February 1, 2021

The global economy has been undergoing a significant shift for a while now. Boundaries between various industries were increasingly blurred with newer business models being built around the customer. Powered by emerging technologies, production has moved closer to the customer, downplaying the traditional advantage of economies of scale. Understanding this burgeoning trend of democratization, manufacturers too had started investing in digital technologies. It was in the midst of this transformative process that the pandemic struck.

While almost every company and member of the global workforce has been impacted by the pandemic, the manufacturing industry has been one of the most adversely affected. Lower demand, production shutdowns, and supply chain disruptions have profoundly altered the manufacturing landscape. Analysis of data from previous economic downturns show that whenever the manufacturing sector has been negatively impacted, recovery too has been robust. In the current crisis too, a stronger resurgence of the manufacturing sector is critical to ensure sustained global economic recovery.

TCS’ survey findings: Digital transformation in manufacturing crucial for faster recovery

The TCS COVID-19 Business Impact Survey 2020 found that nearly nine in 10 manufacturing companies have suffered revenue declines, and 40% of these expect to see recovery only in the next two to five years. However, despite these challenges and supply chain disruptions, manufacturers are adopting a long-term view and remain committed to scaling up their investments in next-gen digital capabilities. The advent of robotics and artificial intelligence (AI) in manufacturing too have further catalyzed digital transformation in manufacturing.

The survey identified six essential digital capabilities that helped industries to respond rapidly to the pandemic. Moreover, it found that among the digital capabilities prevalent across sectors, manufacturing ranked quite close to the cross-industry average. This signifies a strong opportunity to catch up with leading sectors such as insurance, high-tech, and retail. Most manufacturing firms have also indicated their commitment to increase digital transformation investments. 

Figure 1: Manufacturing industry’s current standing for six essential digital capabilities

Currently, excluding automation where manufacturers have fared better, one-fourth or fewer of all manufacturing firms have the essential digital capabilities to compete in the new environment. Companies are, therefore, aggressively developing or intending to develop these capabilities, which will result in three-fourths of manufacturing firms developing at least four of these capabilities fairly soon.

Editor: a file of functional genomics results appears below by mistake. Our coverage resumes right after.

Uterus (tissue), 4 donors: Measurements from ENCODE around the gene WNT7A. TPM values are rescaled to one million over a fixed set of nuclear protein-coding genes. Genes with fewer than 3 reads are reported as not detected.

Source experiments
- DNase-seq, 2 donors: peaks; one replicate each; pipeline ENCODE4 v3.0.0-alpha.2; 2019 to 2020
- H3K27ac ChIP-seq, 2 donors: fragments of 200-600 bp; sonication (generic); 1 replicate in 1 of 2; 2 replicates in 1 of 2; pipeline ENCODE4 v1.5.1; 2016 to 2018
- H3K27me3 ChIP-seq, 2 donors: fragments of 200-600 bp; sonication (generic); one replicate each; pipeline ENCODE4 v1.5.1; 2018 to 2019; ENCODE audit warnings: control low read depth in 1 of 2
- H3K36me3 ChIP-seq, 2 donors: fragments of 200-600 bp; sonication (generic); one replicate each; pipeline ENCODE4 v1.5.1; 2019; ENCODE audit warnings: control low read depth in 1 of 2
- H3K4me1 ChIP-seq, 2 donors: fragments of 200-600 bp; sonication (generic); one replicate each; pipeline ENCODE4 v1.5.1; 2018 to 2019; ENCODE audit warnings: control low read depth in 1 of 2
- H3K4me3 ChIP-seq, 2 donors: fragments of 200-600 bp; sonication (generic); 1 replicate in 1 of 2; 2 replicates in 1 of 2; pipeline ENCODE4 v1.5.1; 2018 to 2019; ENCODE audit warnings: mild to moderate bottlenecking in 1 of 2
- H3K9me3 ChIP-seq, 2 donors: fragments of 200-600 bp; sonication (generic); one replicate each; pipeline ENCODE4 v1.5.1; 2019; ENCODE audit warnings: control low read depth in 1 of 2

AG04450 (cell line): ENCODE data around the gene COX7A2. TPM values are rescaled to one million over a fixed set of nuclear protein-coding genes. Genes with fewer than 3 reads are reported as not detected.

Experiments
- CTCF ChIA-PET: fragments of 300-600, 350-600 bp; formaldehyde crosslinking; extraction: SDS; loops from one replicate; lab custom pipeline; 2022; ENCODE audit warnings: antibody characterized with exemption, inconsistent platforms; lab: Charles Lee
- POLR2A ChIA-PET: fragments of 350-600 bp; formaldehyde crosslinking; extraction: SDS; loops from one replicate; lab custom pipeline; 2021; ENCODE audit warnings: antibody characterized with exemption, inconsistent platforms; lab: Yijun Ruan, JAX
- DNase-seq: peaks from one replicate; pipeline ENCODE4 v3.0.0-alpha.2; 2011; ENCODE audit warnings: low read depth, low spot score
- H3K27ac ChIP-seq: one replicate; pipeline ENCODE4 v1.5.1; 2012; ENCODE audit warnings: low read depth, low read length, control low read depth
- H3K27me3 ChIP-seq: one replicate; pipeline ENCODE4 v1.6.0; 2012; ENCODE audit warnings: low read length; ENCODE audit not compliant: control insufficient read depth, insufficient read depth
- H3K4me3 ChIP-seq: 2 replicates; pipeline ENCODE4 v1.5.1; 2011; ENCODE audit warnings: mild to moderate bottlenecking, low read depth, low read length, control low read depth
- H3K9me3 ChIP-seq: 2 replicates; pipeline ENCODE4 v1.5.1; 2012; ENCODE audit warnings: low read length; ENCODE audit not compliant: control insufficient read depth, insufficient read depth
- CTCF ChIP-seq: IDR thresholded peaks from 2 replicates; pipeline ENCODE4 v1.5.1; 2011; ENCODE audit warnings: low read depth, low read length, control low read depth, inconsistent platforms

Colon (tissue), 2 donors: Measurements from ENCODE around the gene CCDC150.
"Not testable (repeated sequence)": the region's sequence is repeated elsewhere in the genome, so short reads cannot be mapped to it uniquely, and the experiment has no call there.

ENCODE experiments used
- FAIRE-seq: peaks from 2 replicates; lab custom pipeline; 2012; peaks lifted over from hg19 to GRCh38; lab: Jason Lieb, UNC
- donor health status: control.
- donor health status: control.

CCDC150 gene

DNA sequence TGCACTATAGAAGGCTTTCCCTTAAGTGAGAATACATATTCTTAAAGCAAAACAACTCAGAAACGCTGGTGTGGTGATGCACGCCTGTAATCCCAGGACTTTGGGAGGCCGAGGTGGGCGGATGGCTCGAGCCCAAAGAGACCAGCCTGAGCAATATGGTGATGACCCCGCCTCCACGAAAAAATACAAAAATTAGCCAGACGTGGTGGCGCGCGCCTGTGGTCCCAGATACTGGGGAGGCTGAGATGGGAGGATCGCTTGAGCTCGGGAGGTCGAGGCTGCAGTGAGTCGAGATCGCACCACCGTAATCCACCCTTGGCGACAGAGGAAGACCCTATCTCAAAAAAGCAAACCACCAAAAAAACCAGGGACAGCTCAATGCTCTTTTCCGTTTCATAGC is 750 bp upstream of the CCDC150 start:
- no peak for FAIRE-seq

Figure 2: Current vs future digital capabilities of manufacturing firms

Below are some key highlights of the survey:

  • Robust AI-based data analytics capabilities: Though manufacturers currently lag in this area, there is a renewed focus on developing AI-based analytics. In the days to come, companies will continue to enhance their capabilities in digital customer experience and cloud technologies.

  • Automation and robotics: De-risking their global supply chains leveraging automation and robotics will be critical for manufacturers as they seek to follow post-pandemic safety measures and keep the cost base competitive.

  • Sensorization: While sensorization of manufacturing industry products have progressed at a slower pace until now, 40% of the survey respondents indicated a keen interest in developing their capabilities in this area.

  • Digital ecosystem partnerships: Manufacturing firms that have been traditionally less effective with collaborations are now taking proactive steps to leverage partnerships.

The neural imperative

The pandemic has highlighted the importance of digital capabilities in a way that leaves little room for skepticism. Fortunately, the manufacturing sector had already begun the process of digital transformation and the investments that companies make during this crisis will go a long way in shaping the neural future of the industry. As digital technologies, data, and ecosystems power the future of manufacturing, the sector is likely to emerge stronger and more resilient from this crisis.

Developing the six essential digital capabilities—digital customer experience, cloud, sensorization, automation, AI-based cognitive capabilities, and digital ecosystem partnerships—will be critical for manufacturing companies. Only by integrating these capabilities can manufacturing organizations build a responsive, adaptive, and personalized value chain, gain competitive advantage, and evolve into neural enterprises.

Ashok Antony is a Consultant for strategic research for Manufacturing at TCS. He tracks trends impacting the manufacturing industry and has a keen interest in business model innovation, the blurring of industry boundaries, and the role of technology in shaping the future. He has more than 17 years of experience in strategic research, business planning, and corporate development across multiple industries. He holds a Bachelor’s degree in Mechanical Engineering and a post graduate degree in Management with a specialization in Finance and Marketing.

Arun Ramakrishnan is an Associate Consultant for strategic research for Manufacturing at TCS. He tracks the key developments impacting the manufacturing industry and keenly follows new business areas, start-ups, mergers and acquisitions, emerging technologies, and sustainability. He has over 16 years of experience in business research, advisory, and analytics across investment banks and consulting firms. He holds a post graduate degree in Accounting and Management and a diploma in Management with specialization in Finance.